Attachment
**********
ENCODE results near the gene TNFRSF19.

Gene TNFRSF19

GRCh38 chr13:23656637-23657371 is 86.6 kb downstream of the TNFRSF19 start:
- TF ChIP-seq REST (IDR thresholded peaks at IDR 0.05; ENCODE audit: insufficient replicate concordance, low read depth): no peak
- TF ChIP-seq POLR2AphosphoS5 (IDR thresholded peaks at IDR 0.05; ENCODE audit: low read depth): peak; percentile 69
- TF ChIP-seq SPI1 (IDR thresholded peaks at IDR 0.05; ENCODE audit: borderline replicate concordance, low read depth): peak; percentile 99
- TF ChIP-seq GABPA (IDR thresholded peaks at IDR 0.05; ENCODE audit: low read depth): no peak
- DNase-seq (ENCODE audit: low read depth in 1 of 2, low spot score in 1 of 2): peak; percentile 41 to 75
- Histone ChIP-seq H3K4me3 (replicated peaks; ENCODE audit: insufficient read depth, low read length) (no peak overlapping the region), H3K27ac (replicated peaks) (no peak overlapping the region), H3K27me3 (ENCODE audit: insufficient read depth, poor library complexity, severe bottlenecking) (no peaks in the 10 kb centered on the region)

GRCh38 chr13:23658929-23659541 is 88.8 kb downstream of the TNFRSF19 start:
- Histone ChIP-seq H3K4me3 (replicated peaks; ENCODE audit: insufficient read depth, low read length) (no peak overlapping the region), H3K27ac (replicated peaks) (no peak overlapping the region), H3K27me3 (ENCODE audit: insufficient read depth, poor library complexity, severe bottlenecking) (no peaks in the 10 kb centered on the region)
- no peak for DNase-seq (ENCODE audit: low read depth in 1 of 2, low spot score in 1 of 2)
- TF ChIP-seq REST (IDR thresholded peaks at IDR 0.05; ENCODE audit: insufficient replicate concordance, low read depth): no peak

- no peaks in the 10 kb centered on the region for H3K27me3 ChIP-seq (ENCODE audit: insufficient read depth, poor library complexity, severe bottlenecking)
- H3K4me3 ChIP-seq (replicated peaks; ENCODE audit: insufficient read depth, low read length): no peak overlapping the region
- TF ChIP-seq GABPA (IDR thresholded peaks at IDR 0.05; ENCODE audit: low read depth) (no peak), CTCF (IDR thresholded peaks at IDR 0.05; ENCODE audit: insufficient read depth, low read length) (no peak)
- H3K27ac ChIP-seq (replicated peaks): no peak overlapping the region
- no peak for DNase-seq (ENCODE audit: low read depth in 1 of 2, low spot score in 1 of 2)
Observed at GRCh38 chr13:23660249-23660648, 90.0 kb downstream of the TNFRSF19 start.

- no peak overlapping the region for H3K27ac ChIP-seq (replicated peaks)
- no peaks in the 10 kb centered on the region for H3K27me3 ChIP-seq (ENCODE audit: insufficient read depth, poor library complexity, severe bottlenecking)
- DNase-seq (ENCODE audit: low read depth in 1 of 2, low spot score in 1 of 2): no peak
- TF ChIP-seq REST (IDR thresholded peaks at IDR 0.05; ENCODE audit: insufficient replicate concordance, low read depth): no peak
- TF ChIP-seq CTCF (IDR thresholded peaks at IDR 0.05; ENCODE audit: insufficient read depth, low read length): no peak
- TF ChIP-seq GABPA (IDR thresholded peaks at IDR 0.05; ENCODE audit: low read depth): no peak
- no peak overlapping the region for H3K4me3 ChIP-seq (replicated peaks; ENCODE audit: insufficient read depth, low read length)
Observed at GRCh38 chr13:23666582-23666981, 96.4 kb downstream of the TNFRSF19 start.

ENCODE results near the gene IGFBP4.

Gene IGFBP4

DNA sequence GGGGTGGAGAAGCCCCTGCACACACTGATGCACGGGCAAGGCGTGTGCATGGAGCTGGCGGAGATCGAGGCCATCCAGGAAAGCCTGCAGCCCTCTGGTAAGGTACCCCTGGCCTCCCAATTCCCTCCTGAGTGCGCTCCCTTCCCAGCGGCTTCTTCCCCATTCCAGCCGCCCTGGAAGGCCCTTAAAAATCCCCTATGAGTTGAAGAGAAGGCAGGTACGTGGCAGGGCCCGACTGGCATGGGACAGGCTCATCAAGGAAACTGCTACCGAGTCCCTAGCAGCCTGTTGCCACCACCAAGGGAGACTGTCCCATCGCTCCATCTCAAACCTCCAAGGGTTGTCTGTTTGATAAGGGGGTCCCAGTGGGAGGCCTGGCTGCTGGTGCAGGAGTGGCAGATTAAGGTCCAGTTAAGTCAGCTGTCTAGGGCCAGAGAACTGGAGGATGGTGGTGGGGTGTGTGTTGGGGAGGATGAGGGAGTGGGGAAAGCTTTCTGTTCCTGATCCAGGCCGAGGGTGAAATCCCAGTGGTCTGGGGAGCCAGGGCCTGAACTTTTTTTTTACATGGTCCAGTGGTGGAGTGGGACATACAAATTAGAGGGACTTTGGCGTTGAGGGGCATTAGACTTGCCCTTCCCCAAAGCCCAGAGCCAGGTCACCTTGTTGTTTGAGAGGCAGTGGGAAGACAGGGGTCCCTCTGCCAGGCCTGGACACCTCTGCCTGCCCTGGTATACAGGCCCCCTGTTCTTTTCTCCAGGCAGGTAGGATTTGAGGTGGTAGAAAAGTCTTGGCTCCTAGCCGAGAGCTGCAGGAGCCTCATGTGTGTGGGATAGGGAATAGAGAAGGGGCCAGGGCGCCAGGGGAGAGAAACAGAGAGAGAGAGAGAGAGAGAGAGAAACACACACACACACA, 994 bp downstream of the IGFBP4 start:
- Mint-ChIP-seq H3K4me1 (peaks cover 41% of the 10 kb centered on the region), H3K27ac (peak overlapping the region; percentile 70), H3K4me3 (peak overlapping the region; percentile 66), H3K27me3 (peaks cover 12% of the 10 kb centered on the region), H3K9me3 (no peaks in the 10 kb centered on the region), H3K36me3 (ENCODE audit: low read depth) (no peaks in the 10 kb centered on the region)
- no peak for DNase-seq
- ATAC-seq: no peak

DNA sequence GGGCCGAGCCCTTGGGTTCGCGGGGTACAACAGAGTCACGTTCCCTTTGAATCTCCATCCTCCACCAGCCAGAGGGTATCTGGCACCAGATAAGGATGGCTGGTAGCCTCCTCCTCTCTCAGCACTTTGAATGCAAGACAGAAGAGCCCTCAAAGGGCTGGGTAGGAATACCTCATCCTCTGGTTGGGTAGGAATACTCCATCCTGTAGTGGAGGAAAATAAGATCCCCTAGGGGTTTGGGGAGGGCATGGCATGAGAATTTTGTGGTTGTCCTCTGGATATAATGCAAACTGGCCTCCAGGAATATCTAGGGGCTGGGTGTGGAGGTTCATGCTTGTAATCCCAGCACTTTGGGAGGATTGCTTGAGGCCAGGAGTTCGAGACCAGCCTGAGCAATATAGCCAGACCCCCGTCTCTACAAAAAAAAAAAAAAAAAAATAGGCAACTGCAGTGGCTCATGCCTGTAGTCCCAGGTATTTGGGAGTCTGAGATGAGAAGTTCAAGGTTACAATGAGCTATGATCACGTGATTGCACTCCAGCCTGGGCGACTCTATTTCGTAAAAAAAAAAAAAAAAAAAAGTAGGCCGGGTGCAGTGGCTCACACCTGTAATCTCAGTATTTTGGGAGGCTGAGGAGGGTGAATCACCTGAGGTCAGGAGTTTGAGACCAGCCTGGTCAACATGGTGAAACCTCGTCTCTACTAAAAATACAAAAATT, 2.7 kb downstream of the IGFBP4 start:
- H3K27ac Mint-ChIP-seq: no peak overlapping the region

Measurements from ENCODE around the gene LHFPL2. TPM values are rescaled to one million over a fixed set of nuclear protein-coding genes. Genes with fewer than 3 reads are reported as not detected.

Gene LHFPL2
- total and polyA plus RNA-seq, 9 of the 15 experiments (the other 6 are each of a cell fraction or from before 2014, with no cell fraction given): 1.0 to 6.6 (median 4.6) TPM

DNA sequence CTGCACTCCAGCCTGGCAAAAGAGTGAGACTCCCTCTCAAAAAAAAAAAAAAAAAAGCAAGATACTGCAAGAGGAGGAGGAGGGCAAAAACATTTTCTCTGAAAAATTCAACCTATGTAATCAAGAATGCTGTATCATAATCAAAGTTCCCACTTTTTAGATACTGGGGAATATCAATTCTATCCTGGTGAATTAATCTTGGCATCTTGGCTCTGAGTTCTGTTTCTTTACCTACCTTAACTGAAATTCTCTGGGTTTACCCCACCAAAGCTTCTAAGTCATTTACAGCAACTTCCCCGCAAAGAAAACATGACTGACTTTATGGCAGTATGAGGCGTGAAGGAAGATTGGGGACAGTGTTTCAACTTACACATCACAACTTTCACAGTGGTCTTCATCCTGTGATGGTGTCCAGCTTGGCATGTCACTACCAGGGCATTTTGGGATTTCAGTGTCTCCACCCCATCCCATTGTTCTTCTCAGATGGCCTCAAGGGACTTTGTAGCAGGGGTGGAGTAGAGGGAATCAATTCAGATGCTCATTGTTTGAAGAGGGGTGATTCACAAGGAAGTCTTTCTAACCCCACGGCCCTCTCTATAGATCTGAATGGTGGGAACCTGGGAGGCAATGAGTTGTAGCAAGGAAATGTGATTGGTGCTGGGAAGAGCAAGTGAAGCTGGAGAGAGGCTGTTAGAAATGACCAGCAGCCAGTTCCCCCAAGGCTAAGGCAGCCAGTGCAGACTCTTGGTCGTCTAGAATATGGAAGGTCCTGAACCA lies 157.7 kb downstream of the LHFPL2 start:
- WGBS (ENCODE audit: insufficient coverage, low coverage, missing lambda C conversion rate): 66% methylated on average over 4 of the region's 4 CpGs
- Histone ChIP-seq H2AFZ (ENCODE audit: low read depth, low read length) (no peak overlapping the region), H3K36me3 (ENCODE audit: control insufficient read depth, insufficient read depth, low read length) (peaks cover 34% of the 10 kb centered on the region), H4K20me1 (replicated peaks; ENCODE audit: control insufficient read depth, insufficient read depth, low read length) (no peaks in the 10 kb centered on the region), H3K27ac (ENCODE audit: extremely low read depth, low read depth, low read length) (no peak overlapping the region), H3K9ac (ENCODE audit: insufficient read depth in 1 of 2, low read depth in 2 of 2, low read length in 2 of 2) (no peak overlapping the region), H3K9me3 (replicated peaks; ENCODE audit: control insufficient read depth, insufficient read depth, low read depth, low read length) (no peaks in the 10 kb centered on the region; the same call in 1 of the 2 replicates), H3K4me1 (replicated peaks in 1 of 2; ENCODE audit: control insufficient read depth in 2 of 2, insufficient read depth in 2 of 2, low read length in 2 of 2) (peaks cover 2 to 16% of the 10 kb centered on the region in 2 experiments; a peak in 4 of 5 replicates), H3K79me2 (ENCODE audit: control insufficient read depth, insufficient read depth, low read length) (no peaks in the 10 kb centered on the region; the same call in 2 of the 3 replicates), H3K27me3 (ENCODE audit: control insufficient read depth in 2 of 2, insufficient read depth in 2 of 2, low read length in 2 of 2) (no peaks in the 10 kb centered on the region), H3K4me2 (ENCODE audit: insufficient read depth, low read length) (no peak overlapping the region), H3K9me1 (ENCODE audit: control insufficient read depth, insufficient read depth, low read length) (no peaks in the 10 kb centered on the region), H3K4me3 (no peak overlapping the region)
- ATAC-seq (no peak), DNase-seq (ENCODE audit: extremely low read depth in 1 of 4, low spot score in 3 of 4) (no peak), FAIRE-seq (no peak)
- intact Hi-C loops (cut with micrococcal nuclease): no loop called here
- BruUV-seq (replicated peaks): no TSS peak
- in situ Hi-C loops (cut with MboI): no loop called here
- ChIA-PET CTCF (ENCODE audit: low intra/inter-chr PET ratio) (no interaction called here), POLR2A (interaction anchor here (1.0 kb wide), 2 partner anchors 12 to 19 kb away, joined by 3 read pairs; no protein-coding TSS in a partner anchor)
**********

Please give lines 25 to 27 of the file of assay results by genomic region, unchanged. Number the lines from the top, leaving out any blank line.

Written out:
- TF ChIP-seq GABPA (IDR thresholded peaks at IDR 0.05; ENCODE audit: low read depth): no peak
- no peak overlapping the region for H3K4me3 ChIP-seq (replicated peaks; ENCODE audit: insufficient read depth, low read length)
Observed at GRCh38 chr13:23666582-23666981, 96.4 kb downstream of the TNFRSF19 start.